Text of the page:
do the numbers on thread
There are two numbers listed
on thread spools: the first number
indicates the weight and
the second number
is the number of strands
that are plied together.
For example 80/3 mean
that the thread is a finer
stand (80) used for heirloom
work, and that there are
(3) fibers strands twisted
Several things could be at work here. First the best needle to use is a 16 denim. Second be sure you aren't 'pulling' the fabric through the feed-dogs - that is certainly easy enough to do without realizing it (speaking from way to much experience here!) Third, be careful to go slow enough when sewing over bulky seams. This is where I usually break most needles. I've even hand turned the sewing machine on some particularly nasty seam overlaps. If you're still having problems, you can use a size 19 - though they're harder to find.
the most commonly used thread
That's easy, a polyester thread.
It's multipurpose, holds up to
washing and drying well, can
be used across many different
project with excellent results,
and comes in a ton of different
and vibrant colors.
about for decorative sewing?
For topstitching, satin stitches,
decorative embroidery, and button
holes, the choice should be a mercerized
cotton thread. That means
the thread has been treated with
a chemical that improves the
luster or sheen, and increases
the strand strength. Because
it's a cotton thread it's softer
and more manageable than the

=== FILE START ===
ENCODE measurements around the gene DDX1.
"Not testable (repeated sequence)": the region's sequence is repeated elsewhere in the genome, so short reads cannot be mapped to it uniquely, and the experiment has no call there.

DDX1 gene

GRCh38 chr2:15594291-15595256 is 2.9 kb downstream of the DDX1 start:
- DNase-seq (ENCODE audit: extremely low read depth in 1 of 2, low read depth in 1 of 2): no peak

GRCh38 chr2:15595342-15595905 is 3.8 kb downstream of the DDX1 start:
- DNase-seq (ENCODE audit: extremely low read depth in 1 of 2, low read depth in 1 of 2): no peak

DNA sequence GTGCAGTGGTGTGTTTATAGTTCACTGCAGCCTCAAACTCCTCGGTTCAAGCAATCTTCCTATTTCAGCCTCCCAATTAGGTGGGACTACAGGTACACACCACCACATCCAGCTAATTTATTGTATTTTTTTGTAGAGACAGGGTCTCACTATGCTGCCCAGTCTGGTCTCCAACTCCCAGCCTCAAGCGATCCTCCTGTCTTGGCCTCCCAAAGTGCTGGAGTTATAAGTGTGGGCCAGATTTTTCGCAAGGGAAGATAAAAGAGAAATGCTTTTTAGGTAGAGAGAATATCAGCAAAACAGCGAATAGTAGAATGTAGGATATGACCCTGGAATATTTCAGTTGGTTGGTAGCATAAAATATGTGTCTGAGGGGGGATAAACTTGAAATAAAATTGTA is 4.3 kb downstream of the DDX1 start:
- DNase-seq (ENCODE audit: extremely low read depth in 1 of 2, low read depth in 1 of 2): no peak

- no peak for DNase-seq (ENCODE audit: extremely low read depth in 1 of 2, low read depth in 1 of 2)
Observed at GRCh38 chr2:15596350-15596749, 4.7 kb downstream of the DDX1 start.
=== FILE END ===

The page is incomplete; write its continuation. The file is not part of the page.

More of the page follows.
polyester threads. When you're
sewing a satin stitch for example,
you want those threads to lay
nice and flat and spread out
for coverage. Cotton thread will
do that for you beautifully.
fabric store is having a
great sale on thread: 5 spools
for $1 - how many should
I pick up?
That depends on how long you
want your garment to last; One
washing or more? A POX on that
thread! This thread is made from
the fiber remnants, and not true
fiber strands. Think of the stuff
you pull from your clothes dryer
lint filter - now spin it into
thread. You get the idea.
the other thread costs so
Yes it does - when compared to
the 5 for $1 stuff. It also means
that all the work you've put
into your project is going to
be worth it. I'm afraid it goes
back to the adage of 'you get
what you pay for'. How much do
you value your work?
can I tell a better thread?
If you don't know brand names,
look at the way the thread is wound on
the spool. All the better threads
are wound in a crosswise pattern.
This design travels up and down
the spool or cone of thread.
Why? Because it helps reduce
the stress on the wound thread,
and gives a nice constant tension.
(If only I could relieve my stress
as easily!) My old PFAFF would
only sew with the very good thread
- she was extremely particular.
else I need to remember?
Let's see...always use the same type of
thread for your top stitch and
your bobbin - this is one case
of mixing and matching really
not working. Don't be a speed
demon when you wind your
bobbin, it's just like the stress
issue on the wound spool thread.
Slow and steady. But most important,
don't be afraid to experiment
with different threads. Besides
who can resist all those colors?